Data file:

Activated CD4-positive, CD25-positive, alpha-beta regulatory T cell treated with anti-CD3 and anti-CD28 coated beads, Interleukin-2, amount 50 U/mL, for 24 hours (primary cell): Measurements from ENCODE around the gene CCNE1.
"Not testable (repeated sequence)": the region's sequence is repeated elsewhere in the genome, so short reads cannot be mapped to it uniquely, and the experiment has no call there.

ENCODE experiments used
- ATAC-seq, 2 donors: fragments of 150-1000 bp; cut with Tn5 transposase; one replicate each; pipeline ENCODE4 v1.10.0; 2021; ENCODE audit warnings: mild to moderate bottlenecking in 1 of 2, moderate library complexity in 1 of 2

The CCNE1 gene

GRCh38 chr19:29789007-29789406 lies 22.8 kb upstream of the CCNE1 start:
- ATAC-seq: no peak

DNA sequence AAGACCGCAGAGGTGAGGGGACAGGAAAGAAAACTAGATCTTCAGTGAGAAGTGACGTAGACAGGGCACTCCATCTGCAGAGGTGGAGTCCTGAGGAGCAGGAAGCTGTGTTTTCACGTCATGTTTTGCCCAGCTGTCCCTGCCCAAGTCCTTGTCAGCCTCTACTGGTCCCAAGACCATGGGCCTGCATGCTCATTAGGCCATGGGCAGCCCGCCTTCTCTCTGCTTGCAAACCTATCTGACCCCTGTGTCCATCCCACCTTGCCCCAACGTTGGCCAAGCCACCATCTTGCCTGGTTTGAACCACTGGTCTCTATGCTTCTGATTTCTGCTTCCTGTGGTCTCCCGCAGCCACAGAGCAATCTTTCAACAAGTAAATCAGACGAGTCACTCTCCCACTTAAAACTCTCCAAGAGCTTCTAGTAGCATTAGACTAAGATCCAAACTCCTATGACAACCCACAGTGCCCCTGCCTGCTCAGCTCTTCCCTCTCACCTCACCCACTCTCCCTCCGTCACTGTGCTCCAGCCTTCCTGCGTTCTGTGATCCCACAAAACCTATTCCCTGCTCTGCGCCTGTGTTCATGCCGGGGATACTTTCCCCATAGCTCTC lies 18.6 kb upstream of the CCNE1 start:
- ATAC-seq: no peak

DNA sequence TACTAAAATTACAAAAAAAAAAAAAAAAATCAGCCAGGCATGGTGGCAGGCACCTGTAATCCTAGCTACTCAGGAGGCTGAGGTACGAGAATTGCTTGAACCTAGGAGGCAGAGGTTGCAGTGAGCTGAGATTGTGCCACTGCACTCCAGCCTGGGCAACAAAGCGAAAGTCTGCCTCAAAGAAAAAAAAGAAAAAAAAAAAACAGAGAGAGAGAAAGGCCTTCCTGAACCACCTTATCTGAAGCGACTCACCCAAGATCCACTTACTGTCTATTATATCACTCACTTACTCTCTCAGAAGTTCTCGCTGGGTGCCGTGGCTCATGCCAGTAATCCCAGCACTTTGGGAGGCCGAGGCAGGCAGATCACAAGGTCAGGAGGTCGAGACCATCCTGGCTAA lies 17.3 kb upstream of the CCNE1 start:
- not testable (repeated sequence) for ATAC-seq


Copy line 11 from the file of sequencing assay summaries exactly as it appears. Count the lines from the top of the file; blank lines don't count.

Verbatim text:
- not testable (repeated sequence) for ATAC-seq